Careers rarely develop the way we plan them. Our career path often takes many twists and turns, with particular events, choices and people influencing our direction.

We asked Dr Jan Steiner from Health Service Executive to give some advice for people considering this job:

 

Dr Jan Steiner

Anaesthetist

Health Service Executive

Read more

  Dr Jan Steiner
Try and get as much practical experience before entering the job as possible.
Close

Administrative?
Administrative 
Administrative people are interested in work that offers security and a sense of being part of a larger process. They may be at their best operating under supervisors who give clear guidelines, and performing routine tasks in a methodical and reliable way.

They tend to enjoy clerical and most forms of office work, where they perform essential administrative duties. They often form the backbone of large and small organisations alike. They may enjoy being in charge of office filing systems, and using computers and other office equipment to keep things running smoothly. They usually like routine work hours and prefer comfortable indoor workplaces.
All Courses
PLC Progression Routes
PLC Points Calculator
CAO Points Calculator
CAO Video Guide

Limerick College of Further Education 
Kildalton Agricultural & Horticultural College 
Ballyfermot College of Further Education 
Career Interviews
Sector Profiles
School Subjects (LC)
College Courses
Close
Study Skills
Other
Work Experience (School)
CV & Interview Preparation

Future of the Veterinary Profession on Conference 2015 Agenda

logo imagelogo image

Future of the Veterinary Profession on Conference 2015 Agenda


Monday, November 30, 2015 




Future of the Veterinary Profession on Conference 2015 Agenda

Mairead McGuinness MEP and Vice President of the European Parliament officially opened the 2015 Veterinary Ireland Conference & AGM at the Mullingar Park Hotel, Co. Westmeath, Friday 27th November, 2015.

During her Opening Address, Ms. McGuinness said that animal health issues are high on the agenda of the European Parliament. “The Environment Committee is working to ensure better access, availability and safety of veterinary medicines while also achieving a single market for pharmaceutical products,” said Ms. McGuinness.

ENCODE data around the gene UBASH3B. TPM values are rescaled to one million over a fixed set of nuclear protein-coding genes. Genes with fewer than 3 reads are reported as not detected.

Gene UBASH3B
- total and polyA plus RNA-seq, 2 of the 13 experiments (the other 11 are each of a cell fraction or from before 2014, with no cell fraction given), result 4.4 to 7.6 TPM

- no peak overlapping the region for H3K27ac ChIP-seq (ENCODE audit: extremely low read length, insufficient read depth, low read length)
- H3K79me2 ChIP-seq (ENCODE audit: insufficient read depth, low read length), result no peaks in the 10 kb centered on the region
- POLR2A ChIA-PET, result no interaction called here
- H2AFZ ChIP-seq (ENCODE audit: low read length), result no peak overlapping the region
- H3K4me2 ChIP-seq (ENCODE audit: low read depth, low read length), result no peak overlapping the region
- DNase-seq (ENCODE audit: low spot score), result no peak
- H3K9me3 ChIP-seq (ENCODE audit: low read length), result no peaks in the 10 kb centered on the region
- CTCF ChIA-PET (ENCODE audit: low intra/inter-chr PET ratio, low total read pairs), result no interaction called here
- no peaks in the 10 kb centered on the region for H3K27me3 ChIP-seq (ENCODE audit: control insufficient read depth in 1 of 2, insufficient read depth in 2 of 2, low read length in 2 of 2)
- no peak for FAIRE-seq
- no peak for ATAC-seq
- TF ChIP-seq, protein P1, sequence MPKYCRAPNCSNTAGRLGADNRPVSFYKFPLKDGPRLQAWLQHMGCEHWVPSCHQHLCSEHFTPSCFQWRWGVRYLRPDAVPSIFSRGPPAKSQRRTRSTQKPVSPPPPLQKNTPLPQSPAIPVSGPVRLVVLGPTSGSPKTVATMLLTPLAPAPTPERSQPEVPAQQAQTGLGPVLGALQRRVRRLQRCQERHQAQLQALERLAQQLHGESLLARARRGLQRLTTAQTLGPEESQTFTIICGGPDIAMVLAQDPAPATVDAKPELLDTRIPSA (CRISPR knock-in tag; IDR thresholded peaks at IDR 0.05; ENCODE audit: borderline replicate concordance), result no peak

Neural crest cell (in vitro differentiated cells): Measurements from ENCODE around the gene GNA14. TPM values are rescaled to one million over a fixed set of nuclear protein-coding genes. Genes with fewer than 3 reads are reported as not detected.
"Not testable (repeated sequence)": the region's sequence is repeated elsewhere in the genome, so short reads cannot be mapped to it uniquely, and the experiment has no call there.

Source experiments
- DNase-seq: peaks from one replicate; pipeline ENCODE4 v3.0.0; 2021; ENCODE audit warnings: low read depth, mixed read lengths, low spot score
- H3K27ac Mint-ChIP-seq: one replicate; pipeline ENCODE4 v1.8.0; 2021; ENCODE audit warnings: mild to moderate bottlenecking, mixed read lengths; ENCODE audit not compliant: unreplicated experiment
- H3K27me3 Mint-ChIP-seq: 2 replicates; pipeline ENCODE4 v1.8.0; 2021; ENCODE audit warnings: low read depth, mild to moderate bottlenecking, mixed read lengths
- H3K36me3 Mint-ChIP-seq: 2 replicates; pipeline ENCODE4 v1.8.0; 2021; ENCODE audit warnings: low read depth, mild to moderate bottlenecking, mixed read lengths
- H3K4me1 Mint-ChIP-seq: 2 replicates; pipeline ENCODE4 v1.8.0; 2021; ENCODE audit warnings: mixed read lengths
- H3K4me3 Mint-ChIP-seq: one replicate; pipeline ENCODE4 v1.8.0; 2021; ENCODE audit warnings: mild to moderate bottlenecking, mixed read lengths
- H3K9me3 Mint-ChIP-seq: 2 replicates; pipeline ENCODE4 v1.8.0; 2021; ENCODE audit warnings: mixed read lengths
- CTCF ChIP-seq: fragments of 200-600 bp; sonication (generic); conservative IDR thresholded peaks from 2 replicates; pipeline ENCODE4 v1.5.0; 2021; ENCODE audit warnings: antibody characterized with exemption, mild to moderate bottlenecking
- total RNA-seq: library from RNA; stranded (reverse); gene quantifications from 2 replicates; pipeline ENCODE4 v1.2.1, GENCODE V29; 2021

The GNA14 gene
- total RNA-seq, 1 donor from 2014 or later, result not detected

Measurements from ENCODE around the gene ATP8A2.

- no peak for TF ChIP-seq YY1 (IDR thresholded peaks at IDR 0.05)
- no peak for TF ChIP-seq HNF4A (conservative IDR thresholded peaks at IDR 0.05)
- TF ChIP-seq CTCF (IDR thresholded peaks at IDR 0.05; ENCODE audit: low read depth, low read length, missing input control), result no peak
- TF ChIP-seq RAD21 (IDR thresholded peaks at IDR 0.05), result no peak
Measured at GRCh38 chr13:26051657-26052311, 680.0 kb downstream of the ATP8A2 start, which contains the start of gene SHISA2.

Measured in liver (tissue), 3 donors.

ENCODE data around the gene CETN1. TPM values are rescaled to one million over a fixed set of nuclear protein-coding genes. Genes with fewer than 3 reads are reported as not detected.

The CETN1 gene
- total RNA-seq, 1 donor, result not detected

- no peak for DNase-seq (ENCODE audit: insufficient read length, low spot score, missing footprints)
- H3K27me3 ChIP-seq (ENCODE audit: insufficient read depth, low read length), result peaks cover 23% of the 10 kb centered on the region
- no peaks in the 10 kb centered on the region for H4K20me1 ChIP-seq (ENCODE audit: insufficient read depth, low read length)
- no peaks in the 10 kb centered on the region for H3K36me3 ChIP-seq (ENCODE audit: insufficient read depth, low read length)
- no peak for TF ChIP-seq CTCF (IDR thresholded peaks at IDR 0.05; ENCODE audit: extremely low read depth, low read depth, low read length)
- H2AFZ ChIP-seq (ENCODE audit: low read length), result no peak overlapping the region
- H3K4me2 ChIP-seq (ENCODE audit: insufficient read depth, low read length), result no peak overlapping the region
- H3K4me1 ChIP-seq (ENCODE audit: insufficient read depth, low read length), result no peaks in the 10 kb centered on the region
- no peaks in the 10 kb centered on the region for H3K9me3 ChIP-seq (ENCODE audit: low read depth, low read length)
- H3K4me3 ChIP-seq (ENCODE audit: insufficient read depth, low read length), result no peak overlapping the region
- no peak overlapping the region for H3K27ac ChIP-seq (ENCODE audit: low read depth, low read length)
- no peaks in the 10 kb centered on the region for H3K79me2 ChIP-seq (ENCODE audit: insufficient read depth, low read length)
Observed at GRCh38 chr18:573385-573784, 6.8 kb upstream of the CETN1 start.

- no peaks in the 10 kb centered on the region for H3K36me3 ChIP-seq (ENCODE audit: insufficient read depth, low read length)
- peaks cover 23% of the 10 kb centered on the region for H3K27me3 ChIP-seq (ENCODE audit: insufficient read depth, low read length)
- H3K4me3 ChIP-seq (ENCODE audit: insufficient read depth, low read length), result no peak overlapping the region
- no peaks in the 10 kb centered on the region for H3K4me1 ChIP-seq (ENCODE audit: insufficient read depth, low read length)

"The role of the veterinary practitioner in managing herd health and assisting farmers with disease prevention on their farms is more important than ever,” said Ms. McGuinness. “Vets and farmers are part of the food supply chain, which starts with healthy animals in a healthy environment. Consumers need to know that this vital link in the chain works in an effective way."

Ms. McGuinness highlighted that anti-microbial resistance is also a concern with calls for antibiotic use in animals to be more tightly controlled. “Approaches such as the ONE Health concept highlight the need for a global strategy for the prevention and management of risks at the human-animal-environment interface,” said Ms. McGuinness.

“The mantra of prevention being better than cure is central to the new animal health strategy. This issue has never been more important in Europe.” The day’s proceedings included the handover of the President’s Chain of Office by outgoing President John O’Rourke to incoming President Mairead Wallace-Pigott from Millstreet Veterinary Group in Cork, who said that as a profession, vets need to promote prudent use of antibiotics. “To this end, we need to be diligent in prescribing or supplying antibiotics only to our own bona fide clients, where we have full in-depth knowledge of the animals and their environment and an ongoing working relationship with the owners.”